KXCJ9/KXCJB Tri-Axis MEMS Accelerometer Driver in Rust

KXCJ9 can be found inside an E.ZICLEAN CUBE vacuum cleaner (Copyright Sergey Matyukevich)


Not long ago I discovered an interesting project by Sergey Matyukevich to create a custom firmware for a robot vacuum cleaner in Rust.
While I do not own one of these robots, I saw that he would need a driver for the KXCJ9 accelerometer and offered to write it.
The result is what I present you today. A platform-agnostic rust driver for the KXCJ9 and KXCJB accelerometers.
Quiz question: Can you locate the accelerometer in the image above?

The devices

The KXCJ9 is a high-performance, ultra-low-power, tri-axis accelerometer designed for mobile applications. It offers our best power performance along with an embedded wake-up feature, Fast-mode I²C and up to 14-bit resolution. The KXCJ9 sensor offers improved shock, reflow, and temperature performance, and the ASIC has internal voltage regulators that allow operation from 1.8 V to 3.6 V within the specified product performance.

The KXCJB is the thinnest tri-axis accelerometer available on the market today. This ultra-thin 3x3x0.45mm low-power accelerometer is also one of our most full-featured products. The KXCJB offers up to 14-bit resolution for greater precision. User-selectable parameters include ± 2g, 4g or 8g ranges and Output Data Rates (ODR) with programmable low-pass filter. The KXCJB also features the Kionix XAC sense element, our most advanced sense element, for outstanding stability over temperature, shock and post-reflow performance.

The communication is done through an I2C bidirectional bus.

Using the driver

To use the device from Rust, you have to add the kxcj9 crate to your project as well as a concrete implementation of the embedded-hal traits. For example if you are using the Raspberry Pi running Linux (see driver-examples for bare-metal hardware):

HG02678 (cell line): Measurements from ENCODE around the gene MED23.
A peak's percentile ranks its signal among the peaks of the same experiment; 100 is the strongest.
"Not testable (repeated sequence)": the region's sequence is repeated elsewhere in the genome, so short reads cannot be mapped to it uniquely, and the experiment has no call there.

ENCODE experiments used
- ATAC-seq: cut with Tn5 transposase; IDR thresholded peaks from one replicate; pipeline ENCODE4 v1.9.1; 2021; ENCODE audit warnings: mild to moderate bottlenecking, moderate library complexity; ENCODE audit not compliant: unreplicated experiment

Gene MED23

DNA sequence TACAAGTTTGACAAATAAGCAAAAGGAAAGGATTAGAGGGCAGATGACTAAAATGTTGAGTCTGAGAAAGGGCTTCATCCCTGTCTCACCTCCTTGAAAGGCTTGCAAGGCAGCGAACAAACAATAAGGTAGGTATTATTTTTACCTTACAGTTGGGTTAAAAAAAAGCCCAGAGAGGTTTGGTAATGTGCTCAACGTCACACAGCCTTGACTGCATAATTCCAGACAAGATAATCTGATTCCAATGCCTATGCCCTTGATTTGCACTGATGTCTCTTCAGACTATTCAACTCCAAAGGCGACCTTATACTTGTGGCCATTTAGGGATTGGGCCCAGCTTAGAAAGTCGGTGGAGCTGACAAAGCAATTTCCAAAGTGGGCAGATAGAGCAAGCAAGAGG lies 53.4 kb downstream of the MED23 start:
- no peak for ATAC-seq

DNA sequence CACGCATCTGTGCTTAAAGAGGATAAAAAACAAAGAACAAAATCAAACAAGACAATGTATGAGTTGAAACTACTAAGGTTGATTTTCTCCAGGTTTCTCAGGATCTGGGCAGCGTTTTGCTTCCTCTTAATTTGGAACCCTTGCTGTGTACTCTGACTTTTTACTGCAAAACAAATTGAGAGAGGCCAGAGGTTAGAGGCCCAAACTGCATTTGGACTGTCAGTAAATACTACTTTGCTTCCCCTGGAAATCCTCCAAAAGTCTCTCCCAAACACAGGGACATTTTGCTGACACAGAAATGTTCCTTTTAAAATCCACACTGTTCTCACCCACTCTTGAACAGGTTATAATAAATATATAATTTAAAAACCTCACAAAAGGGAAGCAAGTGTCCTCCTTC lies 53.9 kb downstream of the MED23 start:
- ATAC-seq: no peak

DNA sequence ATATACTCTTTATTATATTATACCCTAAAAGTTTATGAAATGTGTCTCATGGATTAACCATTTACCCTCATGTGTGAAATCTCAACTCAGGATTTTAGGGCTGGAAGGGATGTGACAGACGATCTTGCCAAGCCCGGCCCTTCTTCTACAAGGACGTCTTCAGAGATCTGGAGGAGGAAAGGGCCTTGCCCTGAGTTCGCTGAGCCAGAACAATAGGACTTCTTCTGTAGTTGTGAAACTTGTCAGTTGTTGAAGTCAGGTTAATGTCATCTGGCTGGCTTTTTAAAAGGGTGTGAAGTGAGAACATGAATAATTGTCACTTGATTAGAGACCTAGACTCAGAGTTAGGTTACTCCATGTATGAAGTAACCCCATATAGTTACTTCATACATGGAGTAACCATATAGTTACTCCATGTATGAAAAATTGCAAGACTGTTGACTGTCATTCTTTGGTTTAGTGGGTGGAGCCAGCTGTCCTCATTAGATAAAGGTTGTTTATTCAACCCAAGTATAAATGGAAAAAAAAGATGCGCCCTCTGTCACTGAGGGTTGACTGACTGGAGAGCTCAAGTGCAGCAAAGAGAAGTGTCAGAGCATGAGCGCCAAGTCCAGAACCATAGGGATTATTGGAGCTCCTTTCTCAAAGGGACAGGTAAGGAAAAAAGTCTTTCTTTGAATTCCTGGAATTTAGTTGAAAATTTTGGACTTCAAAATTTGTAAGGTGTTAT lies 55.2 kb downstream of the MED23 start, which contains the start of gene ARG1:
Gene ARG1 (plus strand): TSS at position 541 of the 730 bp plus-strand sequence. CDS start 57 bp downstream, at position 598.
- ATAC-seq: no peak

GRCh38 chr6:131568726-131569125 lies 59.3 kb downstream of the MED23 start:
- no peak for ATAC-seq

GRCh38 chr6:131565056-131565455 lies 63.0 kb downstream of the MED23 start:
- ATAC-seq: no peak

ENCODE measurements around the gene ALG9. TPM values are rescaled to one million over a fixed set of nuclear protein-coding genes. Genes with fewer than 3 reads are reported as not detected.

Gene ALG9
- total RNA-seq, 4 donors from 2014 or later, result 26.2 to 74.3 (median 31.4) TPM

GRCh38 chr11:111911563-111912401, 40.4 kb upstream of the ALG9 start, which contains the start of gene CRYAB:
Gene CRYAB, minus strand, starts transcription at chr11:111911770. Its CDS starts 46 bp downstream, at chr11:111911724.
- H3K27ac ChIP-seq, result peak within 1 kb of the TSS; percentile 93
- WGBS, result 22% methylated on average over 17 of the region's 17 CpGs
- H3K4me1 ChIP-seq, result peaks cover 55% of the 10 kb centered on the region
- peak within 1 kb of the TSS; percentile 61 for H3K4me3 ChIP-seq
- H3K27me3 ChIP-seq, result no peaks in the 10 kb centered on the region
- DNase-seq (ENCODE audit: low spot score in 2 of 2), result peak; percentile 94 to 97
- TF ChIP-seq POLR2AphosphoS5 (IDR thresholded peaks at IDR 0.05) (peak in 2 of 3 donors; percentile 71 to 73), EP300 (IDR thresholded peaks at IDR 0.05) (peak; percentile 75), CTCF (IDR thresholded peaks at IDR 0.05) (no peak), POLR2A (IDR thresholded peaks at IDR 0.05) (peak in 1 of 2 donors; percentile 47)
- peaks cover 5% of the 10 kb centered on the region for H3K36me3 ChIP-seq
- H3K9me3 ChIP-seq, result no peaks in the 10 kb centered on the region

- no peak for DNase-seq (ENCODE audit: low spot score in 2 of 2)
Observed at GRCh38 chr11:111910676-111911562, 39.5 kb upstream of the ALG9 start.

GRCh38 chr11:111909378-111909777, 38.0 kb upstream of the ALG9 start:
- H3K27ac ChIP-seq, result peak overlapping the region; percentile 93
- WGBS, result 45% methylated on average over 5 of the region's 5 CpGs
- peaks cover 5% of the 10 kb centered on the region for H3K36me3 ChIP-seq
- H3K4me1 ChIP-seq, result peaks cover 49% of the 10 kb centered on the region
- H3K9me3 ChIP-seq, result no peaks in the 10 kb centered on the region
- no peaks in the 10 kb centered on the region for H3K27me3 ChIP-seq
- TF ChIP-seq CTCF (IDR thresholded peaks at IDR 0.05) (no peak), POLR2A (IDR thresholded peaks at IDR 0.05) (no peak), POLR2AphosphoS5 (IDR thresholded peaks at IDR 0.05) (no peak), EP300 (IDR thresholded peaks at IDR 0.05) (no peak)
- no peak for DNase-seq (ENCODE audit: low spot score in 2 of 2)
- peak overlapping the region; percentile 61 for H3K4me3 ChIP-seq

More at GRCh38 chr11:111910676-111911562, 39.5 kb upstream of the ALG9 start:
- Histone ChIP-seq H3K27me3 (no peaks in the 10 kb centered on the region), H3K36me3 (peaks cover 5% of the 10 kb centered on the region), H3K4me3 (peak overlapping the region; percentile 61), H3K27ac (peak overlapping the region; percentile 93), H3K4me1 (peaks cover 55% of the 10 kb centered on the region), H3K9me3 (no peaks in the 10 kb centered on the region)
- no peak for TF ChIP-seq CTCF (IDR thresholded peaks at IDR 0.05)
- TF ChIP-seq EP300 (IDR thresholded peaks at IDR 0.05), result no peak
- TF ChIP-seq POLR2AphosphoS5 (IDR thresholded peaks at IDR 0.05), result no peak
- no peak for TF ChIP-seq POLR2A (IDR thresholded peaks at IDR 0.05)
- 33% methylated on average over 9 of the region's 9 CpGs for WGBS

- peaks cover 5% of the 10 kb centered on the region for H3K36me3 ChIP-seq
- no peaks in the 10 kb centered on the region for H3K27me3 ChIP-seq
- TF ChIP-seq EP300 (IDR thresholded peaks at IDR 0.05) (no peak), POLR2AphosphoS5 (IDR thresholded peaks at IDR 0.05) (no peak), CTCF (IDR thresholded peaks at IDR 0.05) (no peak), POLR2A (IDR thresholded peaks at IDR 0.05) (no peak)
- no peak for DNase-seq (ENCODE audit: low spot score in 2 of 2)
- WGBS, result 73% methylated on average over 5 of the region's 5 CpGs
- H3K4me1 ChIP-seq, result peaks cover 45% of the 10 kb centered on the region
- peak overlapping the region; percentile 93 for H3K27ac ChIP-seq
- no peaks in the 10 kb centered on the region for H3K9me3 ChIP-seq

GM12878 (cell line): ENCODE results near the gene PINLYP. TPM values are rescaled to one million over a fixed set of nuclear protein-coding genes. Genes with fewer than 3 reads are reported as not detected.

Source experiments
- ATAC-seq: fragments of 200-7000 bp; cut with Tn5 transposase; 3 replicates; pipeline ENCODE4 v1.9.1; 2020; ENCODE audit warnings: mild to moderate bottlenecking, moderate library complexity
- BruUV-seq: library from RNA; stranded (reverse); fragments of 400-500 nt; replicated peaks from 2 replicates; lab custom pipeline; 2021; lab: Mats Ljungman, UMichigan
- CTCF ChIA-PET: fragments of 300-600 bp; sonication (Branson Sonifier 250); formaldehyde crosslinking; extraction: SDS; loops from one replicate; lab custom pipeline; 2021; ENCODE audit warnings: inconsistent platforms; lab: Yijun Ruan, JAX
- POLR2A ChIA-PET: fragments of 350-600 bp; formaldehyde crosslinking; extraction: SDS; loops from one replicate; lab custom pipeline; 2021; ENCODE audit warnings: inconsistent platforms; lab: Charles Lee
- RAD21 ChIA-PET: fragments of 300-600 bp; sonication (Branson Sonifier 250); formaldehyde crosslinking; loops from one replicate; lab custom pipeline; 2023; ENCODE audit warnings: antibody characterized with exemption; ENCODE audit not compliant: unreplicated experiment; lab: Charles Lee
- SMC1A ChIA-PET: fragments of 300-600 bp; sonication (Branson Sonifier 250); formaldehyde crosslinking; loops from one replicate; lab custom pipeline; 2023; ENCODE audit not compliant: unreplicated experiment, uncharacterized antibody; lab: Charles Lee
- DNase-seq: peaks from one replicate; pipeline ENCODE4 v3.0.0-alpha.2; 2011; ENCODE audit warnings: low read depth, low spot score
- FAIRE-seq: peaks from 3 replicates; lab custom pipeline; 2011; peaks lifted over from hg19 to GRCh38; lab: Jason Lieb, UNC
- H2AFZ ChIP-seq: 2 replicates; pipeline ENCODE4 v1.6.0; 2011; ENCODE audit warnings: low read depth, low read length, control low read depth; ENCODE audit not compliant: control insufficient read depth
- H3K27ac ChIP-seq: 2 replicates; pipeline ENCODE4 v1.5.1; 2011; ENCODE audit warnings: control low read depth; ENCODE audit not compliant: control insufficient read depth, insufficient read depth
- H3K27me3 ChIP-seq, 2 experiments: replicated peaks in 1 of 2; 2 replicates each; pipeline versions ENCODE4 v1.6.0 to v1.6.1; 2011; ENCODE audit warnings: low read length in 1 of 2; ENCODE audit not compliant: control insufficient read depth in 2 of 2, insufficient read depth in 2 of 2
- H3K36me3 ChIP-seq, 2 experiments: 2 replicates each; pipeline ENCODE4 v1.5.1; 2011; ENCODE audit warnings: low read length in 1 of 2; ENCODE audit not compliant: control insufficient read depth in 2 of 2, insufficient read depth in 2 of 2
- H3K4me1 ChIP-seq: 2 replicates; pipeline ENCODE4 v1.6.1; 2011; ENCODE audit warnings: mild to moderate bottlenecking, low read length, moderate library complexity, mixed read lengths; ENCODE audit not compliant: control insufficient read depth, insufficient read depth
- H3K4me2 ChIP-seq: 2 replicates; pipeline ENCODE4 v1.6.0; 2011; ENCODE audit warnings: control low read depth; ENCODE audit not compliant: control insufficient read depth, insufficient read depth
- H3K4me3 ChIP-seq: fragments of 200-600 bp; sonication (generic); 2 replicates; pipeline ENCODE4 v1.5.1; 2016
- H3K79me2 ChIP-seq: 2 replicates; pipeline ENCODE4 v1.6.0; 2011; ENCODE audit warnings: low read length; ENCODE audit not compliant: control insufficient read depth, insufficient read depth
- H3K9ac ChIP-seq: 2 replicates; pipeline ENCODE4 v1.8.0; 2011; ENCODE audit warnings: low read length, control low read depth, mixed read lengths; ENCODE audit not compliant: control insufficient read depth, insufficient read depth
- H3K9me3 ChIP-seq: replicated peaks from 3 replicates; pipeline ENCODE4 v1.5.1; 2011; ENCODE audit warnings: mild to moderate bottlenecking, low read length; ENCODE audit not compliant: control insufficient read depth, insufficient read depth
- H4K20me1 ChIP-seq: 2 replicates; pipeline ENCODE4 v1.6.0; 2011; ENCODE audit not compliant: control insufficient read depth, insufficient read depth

# Cargo.toml
kxcj9 = "0.2"
linux-embedded-hal = "0.3"

This is an example program which will measure the acceleration on the axes and print it (in G) (source):

extern crate kxcj9;
extern crate linux_embedded_hal as hal;
use kxcj9::{Kxcj9, SlaveAddr};

fn main() {
let dev = hal::I2cdev::new("/dev/i2c-1").unwrap();
let address = SlaveAddr::default();
let mut sensor = Kxcj9::new_kxcj9_1018(dev, address);
loop {
let acc = sensor.read().unwrap();
println!("X: {:2}, Y: {:2}, Z: {:2}", acc.x, acc.y, acc.z);

I also created an example program that runs on the STM32F3Discovery board which continuously reads the acceleration and transmits the reading per USART. You can find the application source code here.

In the driver-examples repository you can find further examples which you can adapt to do other things with this device.

Where to go from here?

There is much more information and example programs in the crate documentation.
Please give this driver a try and report any issues you may encounter in the issue tracker.
Feedback, suggestions and improvements are gladly welcome.


Thanks to Kionix engineers for precisely answering my questions and also Sergey Matyukevich for providing the title image.

What’s next?

I have been writing many other platform-agnostic Rust drivers although I am slow to announce them here. If you want to know what I am currently working on you can follow me on github.

Thanks for reading and stay tuned!

Links: Source code - Crate - Documentation

Quiz solution: The accelerometer is the small square chip located down-right from the main MCU (the big chip).